The RTC is holding an official grand opening ribbon cutting ceremony on July 6 at 11 a.m. and the SouthEast Connector will open to traffic by 9 p.m. For more information about the events, go to, or visit RTC on Facebook or Twitter.
The SouthEast Connector will be called Veterans Parkway when it opens to traffic on July 6. The road is three lanes in each direction and has a posted speed limit of 45 miles per hour. It has two new signalized intersections and a multi-use path for recreation. The project represents a $300-million investment in our community and is funded 100 percent by local, voter-approved RTC-5 fuel tax revenues. The project creates connectivity between south Reno and Sparks and also includes environmental, recreational and safety enhancements. The RTC installed 13 new bridges including a pair over the Truckee River, which are now the longest bridges in our community. This bridge will be called the Veterans Memorial Bridge.

The SouthEast Connector is not open just yet and the RTC is asking the public to please respect the construction zone. For everyone's safety, please stay out of the project site as there is active construction occurring.
Learn More at

RTC Receives Federal Approval for Virginia Street Bus RAPID Transit Extension Project
Notice of Availability of EA/FONSI

On Friday, June 15, 2018, the RTC received notification the U.S. Department of Transportation’s  Federal Transit Administration (FTA) has issued a Finding of No Significant Impact (FONSI) based on their review of the Environmental Assessment (EA) for the Virginia Street Bus RAPID Transit Extension Project. The FONSI document outlines the determinations and findings of the environmental analysis in compliance with the National Environmental Policy Act (NEPA).  The document includes information about the selection of the preferred alternative, analysis of a range of environmental topics, and the response to comments, among other areas of review.  

The Virginia Street Bus RAPID Transit Extension Project will enhance all modes of transportation with improved RAPID bus services extended to the University of Nevada, Reno (UNR). This service will better link the UNR campus to Downtown Reno and to Midtown Reno, as well as enhance safety and mobility for everyone. The project will create an improved experience for people by adding bike lanes near UNR, planting trees along the corridor, and constructing wider sidewalks that are in compliance with the Americans with Disabilities Act (ADA). The project represents an $80-million investment for the region.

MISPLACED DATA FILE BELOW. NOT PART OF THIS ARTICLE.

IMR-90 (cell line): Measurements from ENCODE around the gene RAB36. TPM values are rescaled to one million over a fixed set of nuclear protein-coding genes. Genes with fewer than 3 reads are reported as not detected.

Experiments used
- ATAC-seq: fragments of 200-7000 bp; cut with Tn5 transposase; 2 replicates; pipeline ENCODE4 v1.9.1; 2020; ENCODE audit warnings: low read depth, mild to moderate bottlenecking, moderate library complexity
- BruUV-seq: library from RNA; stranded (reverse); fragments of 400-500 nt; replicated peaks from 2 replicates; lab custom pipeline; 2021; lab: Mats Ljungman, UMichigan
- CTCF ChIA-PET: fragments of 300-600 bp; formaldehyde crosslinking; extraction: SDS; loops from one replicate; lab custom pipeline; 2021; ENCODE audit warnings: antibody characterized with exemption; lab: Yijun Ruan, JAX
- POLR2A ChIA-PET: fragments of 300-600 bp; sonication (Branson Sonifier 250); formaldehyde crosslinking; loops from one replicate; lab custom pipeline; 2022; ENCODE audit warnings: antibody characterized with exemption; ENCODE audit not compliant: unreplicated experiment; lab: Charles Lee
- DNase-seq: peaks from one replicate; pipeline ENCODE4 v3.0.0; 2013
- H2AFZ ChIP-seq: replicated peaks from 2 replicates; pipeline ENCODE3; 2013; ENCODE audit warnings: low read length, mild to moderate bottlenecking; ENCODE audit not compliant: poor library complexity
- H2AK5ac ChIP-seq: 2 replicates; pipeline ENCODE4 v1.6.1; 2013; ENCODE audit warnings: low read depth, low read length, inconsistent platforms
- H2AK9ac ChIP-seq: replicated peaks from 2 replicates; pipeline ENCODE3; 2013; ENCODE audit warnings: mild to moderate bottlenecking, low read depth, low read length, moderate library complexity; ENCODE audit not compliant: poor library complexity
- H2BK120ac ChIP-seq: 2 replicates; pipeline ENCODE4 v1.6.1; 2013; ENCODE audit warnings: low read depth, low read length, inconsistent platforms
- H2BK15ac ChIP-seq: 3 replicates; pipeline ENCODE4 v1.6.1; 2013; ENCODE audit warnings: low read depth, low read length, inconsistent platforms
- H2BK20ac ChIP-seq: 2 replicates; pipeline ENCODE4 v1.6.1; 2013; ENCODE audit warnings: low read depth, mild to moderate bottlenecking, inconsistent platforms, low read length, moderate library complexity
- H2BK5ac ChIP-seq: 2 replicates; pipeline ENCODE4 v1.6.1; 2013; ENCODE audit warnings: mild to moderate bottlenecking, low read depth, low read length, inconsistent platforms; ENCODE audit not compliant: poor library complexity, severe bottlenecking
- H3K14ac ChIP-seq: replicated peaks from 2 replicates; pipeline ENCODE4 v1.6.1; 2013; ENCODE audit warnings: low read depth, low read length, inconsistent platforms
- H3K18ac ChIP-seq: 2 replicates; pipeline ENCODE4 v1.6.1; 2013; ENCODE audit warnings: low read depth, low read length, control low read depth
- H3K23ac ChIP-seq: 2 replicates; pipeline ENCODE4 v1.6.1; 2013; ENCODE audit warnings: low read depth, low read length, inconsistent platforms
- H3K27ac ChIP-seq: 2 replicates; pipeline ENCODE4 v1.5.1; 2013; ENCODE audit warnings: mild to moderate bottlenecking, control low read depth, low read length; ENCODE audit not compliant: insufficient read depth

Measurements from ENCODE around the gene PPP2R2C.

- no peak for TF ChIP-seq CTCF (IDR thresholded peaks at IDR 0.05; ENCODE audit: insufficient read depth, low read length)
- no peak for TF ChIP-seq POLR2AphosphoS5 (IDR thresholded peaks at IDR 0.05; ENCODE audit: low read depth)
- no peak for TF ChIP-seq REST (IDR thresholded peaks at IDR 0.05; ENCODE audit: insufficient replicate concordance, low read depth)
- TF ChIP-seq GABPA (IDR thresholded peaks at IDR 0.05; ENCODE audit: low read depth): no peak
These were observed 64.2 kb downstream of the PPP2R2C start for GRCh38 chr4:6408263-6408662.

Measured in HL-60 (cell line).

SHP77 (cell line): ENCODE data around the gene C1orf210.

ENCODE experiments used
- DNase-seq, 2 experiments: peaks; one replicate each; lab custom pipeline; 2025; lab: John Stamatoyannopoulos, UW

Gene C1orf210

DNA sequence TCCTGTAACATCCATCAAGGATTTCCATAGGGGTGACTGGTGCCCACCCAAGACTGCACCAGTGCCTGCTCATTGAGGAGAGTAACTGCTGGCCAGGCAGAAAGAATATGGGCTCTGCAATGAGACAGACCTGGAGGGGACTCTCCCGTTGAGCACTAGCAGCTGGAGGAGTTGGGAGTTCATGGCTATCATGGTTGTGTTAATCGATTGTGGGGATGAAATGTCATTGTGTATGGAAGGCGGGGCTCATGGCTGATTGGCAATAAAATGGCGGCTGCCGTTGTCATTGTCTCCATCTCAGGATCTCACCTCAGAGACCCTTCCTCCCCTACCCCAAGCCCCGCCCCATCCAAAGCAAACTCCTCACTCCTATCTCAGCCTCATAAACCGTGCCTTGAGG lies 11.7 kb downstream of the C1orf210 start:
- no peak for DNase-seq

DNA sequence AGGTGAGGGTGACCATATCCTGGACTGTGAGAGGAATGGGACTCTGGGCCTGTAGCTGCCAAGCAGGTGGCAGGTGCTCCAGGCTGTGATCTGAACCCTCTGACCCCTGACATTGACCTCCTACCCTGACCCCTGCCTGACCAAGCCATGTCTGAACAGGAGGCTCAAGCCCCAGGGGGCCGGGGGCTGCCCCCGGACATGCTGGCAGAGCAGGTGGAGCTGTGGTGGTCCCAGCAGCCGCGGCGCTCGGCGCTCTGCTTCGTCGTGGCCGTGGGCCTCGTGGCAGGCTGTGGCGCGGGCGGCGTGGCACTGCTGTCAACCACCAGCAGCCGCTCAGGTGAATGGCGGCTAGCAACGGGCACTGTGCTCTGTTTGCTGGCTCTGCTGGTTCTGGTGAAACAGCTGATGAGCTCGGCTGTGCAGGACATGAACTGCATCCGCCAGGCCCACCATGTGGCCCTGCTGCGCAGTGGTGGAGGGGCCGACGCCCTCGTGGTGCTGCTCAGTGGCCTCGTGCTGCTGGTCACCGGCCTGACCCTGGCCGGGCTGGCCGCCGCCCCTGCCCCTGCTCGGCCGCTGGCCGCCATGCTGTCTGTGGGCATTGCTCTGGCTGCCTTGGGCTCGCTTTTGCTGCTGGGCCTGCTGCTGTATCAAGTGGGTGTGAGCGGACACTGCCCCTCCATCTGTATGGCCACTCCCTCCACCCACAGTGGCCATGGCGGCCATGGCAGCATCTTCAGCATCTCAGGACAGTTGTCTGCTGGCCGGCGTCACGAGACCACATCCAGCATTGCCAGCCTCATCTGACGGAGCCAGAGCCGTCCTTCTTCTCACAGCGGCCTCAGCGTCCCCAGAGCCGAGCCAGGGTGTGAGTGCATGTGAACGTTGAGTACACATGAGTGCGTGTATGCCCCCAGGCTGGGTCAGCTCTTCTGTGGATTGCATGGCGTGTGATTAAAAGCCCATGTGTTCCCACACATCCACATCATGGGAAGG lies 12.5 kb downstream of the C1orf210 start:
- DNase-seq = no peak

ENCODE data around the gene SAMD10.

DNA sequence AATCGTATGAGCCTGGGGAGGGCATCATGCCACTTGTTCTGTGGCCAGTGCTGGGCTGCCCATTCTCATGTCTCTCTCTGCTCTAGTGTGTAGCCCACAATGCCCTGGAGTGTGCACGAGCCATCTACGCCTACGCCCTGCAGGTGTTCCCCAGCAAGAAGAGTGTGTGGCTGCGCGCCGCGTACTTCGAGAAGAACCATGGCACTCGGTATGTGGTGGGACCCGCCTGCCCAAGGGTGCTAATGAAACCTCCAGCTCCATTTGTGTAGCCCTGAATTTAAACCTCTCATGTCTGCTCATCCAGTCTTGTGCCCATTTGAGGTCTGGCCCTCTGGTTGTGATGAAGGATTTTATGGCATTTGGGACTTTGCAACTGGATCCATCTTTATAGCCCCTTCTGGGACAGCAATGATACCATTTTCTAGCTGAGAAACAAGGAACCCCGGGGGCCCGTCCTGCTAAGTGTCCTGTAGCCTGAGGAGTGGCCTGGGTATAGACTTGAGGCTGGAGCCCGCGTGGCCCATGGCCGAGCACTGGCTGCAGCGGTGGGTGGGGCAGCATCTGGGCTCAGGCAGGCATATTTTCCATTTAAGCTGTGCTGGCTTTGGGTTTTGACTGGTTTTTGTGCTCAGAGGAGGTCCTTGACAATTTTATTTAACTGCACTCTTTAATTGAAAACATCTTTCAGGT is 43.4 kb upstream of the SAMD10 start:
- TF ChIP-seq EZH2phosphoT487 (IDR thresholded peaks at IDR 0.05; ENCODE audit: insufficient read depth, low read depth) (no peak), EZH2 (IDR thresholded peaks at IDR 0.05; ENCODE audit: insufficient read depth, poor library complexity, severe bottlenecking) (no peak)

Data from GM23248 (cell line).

Copies of the EA/FONSI document and supporting documentation are now available for public viewing at 1105 Terminal Way, Suite 108, Reno, NV 89502, the Washoe County Downtown Library at 301 S. Center Street, Reno, NV 89501, Reno City Clerk’s Office at 1 E. 1st Street, Reno, NV 89501 (second floor), and at and With the issuance of the FONSI, the RTC will proceed to further engineering and design, and begin utility relocations and right-of-way acquisitions.  

We appreciate the FTA’s decision to issue the FONSI to move this project forward. This project represents a substantial improvement of the transit options, pedestrian facilities, and urban environment for Virginia Street. I am confident the RTC will receive the federal funding appropriated to deliver this significant project in the region.

Next month I will provide informaiton about upcoming construction activities anticipated to start in late summer.
Learn More at
 Crews completed at I-80 on- and off- ramps, and under the I-80 overpass.

4th Street/Prater Way BRT Project Update

Crews continue to make progress on the 4th Street/Prater Way Bus RAPID Transit Project. The project is expected to be complete this fall.